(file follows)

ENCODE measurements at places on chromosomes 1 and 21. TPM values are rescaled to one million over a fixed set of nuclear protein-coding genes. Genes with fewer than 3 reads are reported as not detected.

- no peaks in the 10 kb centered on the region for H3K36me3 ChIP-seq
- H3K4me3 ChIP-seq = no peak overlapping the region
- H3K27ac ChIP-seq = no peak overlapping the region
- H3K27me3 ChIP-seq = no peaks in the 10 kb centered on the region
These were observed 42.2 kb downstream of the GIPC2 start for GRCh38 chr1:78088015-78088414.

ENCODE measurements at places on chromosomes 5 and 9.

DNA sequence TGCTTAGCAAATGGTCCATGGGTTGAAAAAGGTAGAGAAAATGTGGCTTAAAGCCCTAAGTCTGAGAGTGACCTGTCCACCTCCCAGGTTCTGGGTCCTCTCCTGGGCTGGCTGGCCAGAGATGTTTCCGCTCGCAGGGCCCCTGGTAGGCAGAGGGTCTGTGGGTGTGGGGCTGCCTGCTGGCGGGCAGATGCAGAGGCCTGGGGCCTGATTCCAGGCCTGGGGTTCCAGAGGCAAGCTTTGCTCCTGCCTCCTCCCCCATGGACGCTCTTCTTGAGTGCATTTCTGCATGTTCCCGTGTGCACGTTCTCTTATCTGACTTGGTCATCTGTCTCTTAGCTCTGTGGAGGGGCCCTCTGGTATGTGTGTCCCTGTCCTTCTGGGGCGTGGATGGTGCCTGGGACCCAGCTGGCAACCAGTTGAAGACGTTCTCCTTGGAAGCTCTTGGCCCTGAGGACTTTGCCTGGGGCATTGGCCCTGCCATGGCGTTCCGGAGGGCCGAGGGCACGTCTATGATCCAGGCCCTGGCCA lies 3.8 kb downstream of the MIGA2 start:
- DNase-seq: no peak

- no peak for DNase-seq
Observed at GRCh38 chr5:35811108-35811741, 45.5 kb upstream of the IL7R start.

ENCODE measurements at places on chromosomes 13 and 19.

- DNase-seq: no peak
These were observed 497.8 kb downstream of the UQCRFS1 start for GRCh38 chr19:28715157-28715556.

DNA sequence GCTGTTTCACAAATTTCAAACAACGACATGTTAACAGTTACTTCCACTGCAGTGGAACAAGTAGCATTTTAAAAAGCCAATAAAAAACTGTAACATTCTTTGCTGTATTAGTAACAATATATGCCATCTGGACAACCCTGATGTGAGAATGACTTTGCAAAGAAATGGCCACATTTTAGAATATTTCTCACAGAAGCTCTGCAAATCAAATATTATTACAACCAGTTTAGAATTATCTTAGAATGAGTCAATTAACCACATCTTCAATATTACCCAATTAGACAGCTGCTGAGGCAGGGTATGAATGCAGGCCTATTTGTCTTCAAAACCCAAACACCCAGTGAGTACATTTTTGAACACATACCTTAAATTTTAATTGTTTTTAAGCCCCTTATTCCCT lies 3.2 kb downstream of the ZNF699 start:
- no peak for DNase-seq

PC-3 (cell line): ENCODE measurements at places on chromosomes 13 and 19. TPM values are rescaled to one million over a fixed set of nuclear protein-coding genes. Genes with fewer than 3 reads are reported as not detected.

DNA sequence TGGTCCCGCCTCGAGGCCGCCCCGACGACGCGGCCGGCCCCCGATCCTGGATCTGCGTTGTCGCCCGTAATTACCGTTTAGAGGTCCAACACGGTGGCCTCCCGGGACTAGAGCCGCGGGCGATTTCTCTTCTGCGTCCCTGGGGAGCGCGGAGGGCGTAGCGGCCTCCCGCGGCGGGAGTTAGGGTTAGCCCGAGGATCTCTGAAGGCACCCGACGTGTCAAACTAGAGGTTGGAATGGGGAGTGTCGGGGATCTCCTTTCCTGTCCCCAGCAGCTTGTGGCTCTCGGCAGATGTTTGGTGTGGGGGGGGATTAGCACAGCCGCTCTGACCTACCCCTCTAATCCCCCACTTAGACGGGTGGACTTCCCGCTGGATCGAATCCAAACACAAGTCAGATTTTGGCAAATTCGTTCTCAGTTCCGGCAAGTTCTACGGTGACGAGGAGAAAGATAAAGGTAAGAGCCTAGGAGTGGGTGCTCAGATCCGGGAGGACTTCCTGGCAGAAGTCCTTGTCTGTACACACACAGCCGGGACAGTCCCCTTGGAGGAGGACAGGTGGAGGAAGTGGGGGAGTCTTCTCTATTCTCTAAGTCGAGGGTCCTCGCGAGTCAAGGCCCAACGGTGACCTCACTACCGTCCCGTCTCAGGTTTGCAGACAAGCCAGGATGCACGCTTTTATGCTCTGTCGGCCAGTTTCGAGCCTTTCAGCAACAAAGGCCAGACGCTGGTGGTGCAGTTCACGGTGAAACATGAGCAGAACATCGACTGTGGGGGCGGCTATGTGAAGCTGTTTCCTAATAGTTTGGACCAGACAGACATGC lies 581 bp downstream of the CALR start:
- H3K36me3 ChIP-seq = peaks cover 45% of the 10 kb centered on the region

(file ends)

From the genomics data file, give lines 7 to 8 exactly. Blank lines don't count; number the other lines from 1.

ENCODE measurements at places on chromosomes 5 and 9.

DNA sequence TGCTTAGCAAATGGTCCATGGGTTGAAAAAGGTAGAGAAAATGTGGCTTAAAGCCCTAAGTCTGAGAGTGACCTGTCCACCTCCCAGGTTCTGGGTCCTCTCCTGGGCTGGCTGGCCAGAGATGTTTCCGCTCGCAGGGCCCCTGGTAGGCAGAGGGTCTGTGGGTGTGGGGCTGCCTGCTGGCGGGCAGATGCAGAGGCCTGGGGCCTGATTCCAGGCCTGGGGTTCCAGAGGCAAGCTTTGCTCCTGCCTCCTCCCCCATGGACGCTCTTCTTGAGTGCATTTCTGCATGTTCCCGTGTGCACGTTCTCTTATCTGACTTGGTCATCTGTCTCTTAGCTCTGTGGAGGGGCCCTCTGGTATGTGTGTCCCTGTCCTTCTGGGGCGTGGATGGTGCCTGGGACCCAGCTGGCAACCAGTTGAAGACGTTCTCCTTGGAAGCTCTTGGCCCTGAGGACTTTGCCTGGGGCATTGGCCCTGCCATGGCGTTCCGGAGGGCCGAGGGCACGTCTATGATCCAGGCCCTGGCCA lies 3.8 kb downstream of the MIGA2 start: